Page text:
Qué pasó güey pinche $1.19 Japonés ramen eaters
In honor of my pinche homies, I will word my review in their pinche tone.
I’m sick of food producers who bow to stupid by marketing their product with “NO MSG” since there’s nothing wrong with MSG.
Goya Sazon (pinche Latin MSG)
I wish I could sit in on a meeting with the Nissin executives who decide to tout “No Added MSG” because the keyword here is that they do not add any extra MSG, but MSG naturally occurs in food and certain ingredients they use.
So any moron saying they don’t want MSG should not be eating Doritos, dry-aged steaks, to Mexican, Peruvian, to Puerto Rican food which sometimes uses a flavor enhancer (sazon) or all have ingredients with naturally occurring glutamic acid, like in tomatoes. So you pinche foo’s, MSG is not solely a Chino thing.
If you want to learn more, check out my full rant here on why MSG is not bad for you because all of Asia eats it, and they’re not fatasses or complaining about it because it’s a pinche American marketing gimmick.
The pinche Nissin pitch:
“READY TO MAKE YOU SWEAT IN 3 MINUTES
If that sounds like your kind of ride, then you’re ready for Hot & Spicy. From the moment you stir in our special chili sauce, prepare yourself for full-contact flavor with an appetizing citrus twist. Now with no added MSG or artificial flavors, Hot & Spicy turns down the sodium while turning up the spice.”– Nissin Foods
The bulk of the pinche ingredients
If you’re wondering what is in that mound of powder, along with the other two packets, it most likely contains:
- The Chili sauce packet?: Palm oil, palm olein oil, sesame oil. Along with salt, beef fat, beta carotene color, caramel color, citric acid, coconut palm sugar, dextrin, dextrose, disodium guanylate, disodium inosinate, to disodium succinate.
- The seasoning and dry veggie packet: Dried cabbage flake, dried cilantro flake, dried green onion, dried red bell pepper, dried shrimp, egg white, garlic garlic powder, hydrolyzed corn protein, hydrolyzed soy protein, lactose, lemongrass, lime juice, maltodextrin, natural flavor, onion powder, potassium chloride, powdered chicken, powdered krill, shallot.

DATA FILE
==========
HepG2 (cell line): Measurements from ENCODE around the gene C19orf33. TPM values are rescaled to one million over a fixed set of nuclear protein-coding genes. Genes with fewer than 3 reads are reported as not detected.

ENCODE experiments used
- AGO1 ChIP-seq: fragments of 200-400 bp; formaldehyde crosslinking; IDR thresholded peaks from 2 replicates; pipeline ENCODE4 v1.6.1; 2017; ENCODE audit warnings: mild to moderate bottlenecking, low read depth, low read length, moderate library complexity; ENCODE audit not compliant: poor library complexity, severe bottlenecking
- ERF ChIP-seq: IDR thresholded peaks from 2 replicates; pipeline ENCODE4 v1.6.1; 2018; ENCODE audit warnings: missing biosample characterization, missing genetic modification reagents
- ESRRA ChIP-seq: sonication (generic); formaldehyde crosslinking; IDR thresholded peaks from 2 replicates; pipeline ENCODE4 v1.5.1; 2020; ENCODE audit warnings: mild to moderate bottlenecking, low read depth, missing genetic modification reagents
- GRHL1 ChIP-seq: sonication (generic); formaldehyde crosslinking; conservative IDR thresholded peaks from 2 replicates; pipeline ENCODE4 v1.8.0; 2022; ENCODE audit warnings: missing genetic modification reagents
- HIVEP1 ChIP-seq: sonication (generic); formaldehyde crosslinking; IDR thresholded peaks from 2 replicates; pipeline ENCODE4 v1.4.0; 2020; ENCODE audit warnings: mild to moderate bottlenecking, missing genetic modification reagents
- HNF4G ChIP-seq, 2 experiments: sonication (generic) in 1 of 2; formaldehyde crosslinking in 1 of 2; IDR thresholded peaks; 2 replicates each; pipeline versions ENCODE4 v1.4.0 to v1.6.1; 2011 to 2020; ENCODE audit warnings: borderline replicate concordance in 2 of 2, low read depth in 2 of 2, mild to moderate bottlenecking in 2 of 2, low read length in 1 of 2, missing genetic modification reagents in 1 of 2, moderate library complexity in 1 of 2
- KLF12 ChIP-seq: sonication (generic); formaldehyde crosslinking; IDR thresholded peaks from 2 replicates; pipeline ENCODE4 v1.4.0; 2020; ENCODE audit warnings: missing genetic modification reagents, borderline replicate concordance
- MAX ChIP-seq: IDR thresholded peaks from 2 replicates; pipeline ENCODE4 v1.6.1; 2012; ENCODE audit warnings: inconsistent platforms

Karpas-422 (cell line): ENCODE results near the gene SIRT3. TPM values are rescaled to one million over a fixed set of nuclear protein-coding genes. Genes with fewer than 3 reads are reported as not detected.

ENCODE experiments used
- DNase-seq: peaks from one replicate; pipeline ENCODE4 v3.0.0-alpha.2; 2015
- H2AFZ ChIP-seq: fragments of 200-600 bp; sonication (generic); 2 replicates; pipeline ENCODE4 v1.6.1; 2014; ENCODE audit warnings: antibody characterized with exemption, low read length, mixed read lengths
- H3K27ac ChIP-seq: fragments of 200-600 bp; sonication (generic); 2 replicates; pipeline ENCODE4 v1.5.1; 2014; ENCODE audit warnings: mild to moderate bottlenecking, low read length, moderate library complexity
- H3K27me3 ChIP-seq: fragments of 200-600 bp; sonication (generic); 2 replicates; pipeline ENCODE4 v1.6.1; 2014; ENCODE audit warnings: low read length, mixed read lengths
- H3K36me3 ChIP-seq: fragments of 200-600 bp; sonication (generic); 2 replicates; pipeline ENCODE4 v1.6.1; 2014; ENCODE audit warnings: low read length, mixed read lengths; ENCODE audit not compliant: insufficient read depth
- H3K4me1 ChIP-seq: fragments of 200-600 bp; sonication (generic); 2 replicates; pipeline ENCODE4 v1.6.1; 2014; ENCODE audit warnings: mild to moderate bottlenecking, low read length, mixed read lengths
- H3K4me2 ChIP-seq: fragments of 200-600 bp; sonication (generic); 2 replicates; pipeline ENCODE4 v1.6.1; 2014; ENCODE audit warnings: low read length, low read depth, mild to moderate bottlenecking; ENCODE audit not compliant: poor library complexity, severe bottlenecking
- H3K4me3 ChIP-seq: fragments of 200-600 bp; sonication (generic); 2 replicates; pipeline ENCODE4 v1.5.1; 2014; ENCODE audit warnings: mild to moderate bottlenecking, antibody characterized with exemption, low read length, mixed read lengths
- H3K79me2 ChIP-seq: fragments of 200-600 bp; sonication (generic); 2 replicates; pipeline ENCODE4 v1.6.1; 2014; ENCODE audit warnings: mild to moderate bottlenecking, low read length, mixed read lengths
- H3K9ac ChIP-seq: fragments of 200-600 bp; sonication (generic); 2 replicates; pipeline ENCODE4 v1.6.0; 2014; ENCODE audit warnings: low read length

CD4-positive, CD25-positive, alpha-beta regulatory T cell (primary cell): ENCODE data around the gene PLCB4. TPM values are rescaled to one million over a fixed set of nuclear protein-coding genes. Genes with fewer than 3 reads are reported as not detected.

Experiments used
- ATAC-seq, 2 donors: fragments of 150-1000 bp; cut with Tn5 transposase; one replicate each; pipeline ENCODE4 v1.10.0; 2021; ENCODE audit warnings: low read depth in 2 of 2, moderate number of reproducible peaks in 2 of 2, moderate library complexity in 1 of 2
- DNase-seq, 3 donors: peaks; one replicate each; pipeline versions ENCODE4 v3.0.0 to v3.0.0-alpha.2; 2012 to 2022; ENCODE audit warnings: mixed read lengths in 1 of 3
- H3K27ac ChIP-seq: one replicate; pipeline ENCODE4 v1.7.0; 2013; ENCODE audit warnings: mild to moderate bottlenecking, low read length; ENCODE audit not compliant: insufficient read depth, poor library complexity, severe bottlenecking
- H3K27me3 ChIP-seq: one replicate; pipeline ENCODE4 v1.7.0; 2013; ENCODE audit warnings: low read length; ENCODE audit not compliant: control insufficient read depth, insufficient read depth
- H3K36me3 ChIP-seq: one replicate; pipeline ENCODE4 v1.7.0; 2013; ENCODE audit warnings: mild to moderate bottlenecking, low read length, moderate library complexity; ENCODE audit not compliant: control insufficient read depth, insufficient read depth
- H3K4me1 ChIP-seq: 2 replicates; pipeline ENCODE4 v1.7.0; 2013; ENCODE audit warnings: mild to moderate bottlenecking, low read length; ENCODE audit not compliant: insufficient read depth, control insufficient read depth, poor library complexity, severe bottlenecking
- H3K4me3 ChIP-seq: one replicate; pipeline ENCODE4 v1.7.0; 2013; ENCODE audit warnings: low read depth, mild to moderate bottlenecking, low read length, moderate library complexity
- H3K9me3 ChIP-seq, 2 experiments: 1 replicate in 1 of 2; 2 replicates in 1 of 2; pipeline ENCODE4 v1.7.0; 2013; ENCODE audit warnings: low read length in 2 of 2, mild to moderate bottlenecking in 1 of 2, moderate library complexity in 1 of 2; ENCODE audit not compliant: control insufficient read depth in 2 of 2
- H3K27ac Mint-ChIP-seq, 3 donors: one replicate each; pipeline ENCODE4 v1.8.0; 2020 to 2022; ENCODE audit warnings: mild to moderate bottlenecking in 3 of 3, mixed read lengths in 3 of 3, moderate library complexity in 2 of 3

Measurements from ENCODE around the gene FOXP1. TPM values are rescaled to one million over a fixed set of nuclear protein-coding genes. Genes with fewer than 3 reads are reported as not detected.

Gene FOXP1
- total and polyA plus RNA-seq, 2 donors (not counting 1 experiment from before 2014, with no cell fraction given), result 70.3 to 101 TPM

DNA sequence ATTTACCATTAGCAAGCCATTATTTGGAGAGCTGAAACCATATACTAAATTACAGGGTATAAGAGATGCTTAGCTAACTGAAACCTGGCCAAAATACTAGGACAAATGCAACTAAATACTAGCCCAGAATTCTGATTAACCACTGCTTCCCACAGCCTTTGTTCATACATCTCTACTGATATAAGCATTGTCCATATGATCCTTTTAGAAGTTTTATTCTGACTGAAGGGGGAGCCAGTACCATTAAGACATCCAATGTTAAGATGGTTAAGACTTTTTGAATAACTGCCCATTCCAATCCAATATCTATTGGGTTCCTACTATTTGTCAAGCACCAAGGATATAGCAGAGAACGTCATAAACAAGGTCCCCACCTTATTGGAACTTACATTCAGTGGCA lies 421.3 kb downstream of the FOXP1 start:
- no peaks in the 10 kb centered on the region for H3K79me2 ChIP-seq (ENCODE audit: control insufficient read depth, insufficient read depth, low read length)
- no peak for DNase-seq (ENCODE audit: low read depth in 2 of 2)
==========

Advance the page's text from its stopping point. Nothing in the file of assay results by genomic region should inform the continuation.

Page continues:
- There’s a bunch of other ingredients: but I’m not going to transpose it all, and I just want to get the gist of what they’re trying to do in terms of flavor.
The spices and flavoring used is an American thing because I highly doubt they would ever sell this in Asia.
It doesn’t look like the typical wavy block of noodles you see in other instant ramen.
I had to see how big this puck of noodles is because the waterline for the broth is barely above the noodles, so you’re getting a far larger bowl than what is needed.
You can see the bits of green onion, cabbage, red bell peppers, and shrimp.
It smelled good when I poured it out.
That’s two of the packets (soup and vegetable packet). The third, the chili sauce is added after you heated up the noodles in the microwave.
The pinche (lack of) taste
Hot and spicy with lime has a Latino vibe, but that quickly falls short because there’s no spiciness to my chili sauce that is supposed to be “hot & spicy.”
The smell from the spice packet was really pungent (cayenne?), but the most noticeable scent comes from the krill/shrimp.
It says “powdered chicken” which makes for a great base stock, but in this product I was hoping for it to taste like that, with lemongrass and lime, like a Thai instant noodle which are really good and cost next to nothing (check out the ramerater for Han’s suggestions on Thai noodles).
That looks like a real shrimp which means I’ve made it in life, and now all I need is that yacht I’ve been wanting (Azimut yachts, I have my eye on you).
If this is what you’re eating for lunch as you sit in your cubicle or company lunch room, you might want to up your daily lunch budget with the suggestions below.
My pinche conclusion
Not going to buy this product again, and I’d rather eat Thai or Korean noodles which are the cartel kingpins of spicy and “lee-moan” (lime and lemon). Although for $1.19, it does fill your belly, but that bowl and the packaging probably make up at least half the pinche cost.
If you’re looking for other instant noodle ideas, try:
- Momosan Tonkotsu/Chicken ramen ($2.08-$3.59)
- Yakisoba ($2.48)
- A list of five other types of instant Japanese noodles ($1.38-$3.79)